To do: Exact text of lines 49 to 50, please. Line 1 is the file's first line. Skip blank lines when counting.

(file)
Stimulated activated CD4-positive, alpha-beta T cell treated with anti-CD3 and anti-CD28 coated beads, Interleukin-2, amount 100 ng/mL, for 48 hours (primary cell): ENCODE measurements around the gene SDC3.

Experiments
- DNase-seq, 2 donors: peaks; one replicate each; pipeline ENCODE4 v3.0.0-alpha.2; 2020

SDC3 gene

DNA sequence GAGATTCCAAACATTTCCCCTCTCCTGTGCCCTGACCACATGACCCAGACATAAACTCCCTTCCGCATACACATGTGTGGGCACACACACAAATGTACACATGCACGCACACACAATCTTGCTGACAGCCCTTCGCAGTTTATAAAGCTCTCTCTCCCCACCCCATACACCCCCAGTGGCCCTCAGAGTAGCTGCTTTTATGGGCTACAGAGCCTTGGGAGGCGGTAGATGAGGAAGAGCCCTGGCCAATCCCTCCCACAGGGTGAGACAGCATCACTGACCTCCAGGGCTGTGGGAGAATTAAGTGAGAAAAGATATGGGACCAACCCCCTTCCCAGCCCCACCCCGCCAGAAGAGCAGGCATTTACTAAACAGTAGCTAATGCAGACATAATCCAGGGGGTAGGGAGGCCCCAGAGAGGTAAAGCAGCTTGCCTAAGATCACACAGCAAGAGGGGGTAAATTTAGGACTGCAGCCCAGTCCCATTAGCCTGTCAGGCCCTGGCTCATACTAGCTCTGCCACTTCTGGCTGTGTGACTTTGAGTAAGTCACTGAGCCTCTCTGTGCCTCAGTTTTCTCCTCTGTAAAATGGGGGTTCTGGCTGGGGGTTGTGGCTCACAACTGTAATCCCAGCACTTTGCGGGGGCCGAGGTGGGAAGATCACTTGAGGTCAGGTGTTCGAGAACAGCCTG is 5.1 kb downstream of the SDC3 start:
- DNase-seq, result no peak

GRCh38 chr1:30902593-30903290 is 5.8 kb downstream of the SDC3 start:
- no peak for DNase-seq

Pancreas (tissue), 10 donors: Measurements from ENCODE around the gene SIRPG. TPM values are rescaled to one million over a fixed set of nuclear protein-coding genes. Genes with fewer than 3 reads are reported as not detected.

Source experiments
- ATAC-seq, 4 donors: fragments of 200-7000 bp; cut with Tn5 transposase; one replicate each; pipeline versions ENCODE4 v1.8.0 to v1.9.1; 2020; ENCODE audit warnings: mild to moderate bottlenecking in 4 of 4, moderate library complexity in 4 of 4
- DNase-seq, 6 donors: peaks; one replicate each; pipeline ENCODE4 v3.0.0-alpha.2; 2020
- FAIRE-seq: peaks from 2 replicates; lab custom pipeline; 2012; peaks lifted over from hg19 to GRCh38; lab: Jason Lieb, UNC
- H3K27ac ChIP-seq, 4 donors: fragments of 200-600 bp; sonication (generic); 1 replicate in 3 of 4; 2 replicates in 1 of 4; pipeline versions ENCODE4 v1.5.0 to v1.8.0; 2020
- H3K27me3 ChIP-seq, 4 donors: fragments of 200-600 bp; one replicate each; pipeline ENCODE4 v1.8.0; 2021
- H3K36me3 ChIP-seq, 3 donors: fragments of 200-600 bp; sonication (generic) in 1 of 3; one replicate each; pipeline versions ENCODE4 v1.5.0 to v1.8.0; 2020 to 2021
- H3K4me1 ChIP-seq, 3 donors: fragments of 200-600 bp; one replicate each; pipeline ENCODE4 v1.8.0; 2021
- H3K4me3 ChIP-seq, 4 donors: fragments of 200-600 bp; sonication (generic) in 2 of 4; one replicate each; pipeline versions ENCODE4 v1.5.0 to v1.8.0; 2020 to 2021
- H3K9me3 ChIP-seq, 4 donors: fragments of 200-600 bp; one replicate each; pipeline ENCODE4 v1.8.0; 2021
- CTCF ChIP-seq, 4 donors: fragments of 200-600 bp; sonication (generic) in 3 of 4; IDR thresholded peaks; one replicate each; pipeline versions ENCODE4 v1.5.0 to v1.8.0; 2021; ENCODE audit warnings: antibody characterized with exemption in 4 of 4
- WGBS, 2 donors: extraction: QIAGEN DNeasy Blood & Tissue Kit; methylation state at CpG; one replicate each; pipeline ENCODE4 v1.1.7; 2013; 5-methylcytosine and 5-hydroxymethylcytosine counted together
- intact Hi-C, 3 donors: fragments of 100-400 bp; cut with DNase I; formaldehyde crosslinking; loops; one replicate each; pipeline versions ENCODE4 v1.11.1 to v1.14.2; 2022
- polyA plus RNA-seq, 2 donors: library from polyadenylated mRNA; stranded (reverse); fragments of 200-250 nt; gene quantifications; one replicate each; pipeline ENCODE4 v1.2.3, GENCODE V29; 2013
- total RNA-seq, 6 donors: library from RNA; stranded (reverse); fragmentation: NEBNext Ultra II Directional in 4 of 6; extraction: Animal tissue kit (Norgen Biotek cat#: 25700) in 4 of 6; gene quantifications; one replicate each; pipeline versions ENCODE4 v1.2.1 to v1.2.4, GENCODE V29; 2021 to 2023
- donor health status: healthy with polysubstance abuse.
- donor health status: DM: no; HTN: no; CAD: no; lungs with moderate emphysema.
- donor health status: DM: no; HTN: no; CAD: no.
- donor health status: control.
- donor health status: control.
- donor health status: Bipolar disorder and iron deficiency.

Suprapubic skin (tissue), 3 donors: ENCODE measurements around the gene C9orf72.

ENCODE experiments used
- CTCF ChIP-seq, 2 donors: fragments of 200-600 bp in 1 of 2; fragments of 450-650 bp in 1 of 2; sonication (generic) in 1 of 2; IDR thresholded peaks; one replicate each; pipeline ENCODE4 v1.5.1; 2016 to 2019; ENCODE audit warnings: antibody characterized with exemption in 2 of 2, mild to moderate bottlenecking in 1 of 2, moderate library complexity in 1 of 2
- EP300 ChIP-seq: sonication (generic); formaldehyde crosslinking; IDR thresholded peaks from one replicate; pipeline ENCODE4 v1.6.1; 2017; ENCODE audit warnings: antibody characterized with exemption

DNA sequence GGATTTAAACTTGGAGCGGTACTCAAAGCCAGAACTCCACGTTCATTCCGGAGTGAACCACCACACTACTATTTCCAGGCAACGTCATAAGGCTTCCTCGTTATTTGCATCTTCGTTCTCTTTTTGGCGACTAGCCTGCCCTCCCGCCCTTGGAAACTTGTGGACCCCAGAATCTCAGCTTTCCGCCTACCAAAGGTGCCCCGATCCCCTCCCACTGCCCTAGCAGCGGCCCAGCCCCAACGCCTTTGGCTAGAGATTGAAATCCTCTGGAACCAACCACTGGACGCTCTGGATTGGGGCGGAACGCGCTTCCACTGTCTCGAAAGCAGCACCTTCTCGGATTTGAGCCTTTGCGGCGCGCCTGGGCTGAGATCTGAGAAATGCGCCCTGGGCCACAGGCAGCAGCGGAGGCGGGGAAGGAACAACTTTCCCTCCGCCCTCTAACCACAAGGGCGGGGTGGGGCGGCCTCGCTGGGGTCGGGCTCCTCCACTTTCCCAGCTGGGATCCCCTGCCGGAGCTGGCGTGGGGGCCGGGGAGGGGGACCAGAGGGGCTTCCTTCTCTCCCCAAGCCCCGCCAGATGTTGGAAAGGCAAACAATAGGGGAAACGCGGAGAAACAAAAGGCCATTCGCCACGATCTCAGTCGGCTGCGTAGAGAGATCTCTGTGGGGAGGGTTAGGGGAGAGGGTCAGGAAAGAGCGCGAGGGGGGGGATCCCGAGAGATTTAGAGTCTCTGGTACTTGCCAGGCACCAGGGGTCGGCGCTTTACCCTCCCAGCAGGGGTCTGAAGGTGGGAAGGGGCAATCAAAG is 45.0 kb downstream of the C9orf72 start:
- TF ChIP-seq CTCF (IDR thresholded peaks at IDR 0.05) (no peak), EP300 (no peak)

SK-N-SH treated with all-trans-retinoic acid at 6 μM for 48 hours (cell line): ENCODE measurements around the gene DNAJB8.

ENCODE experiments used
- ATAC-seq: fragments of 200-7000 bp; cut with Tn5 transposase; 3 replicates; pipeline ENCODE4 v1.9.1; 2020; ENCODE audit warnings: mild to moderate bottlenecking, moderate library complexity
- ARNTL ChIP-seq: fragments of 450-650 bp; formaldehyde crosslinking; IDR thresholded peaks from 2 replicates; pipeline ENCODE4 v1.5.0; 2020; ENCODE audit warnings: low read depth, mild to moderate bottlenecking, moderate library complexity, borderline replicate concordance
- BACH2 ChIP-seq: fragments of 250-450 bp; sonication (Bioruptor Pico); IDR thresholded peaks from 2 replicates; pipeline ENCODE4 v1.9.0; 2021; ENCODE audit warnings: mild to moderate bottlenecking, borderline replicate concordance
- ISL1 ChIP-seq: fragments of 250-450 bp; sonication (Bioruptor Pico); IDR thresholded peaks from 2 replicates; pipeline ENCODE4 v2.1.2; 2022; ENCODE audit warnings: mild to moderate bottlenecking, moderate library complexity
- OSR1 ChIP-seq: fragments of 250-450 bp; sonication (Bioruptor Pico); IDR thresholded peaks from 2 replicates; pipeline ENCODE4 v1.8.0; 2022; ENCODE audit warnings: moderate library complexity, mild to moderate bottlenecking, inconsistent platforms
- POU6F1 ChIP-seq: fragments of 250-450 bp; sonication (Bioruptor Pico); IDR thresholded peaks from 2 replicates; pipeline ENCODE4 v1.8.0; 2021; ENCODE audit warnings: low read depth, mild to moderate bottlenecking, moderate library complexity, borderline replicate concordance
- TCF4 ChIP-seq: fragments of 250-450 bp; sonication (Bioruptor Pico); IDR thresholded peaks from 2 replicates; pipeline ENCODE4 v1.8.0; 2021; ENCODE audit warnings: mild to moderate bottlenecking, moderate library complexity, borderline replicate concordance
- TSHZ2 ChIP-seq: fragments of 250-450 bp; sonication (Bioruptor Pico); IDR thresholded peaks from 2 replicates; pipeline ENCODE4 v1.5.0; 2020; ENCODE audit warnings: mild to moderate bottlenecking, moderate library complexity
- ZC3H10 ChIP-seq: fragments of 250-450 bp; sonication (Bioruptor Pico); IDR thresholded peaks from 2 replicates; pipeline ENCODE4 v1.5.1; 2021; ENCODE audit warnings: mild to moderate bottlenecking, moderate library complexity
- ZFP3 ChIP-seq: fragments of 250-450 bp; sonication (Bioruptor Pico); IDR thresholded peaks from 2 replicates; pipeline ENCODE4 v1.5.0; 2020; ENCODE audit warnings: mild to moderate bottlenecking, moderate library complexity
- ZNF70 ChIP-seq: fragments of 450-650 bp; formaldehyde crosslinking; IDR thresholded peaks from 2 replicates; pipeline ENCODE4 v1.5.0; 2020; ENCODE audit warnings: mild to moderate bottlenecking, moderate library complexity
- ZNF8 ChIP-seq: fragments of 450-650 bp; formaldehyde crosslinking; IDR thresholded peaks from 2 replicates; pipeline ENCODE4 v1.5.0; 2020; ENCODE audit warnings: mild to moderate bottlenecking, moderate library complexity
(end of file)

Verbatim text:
- ZNF70 ChIP-seq: fragments of 450-650 bp; formaldehyde crosslinking; IDR thresholded peaks from 2 replicates; pipeline ENCODE4 v1.5.0; 2020; ENCODE audit warnings: mild to moderate bottlenecking, moderate library complexity
- ZNF8 ChIP-seq: fragments of 450-650 bp; formaldehyde crosslinking; IDR thresholded peaks from 2 replicates; pipeline ENCODE4 v1.5.0; 2020; ENCODE audit warnings: mild to moderate bottlenecking, moderate library complexity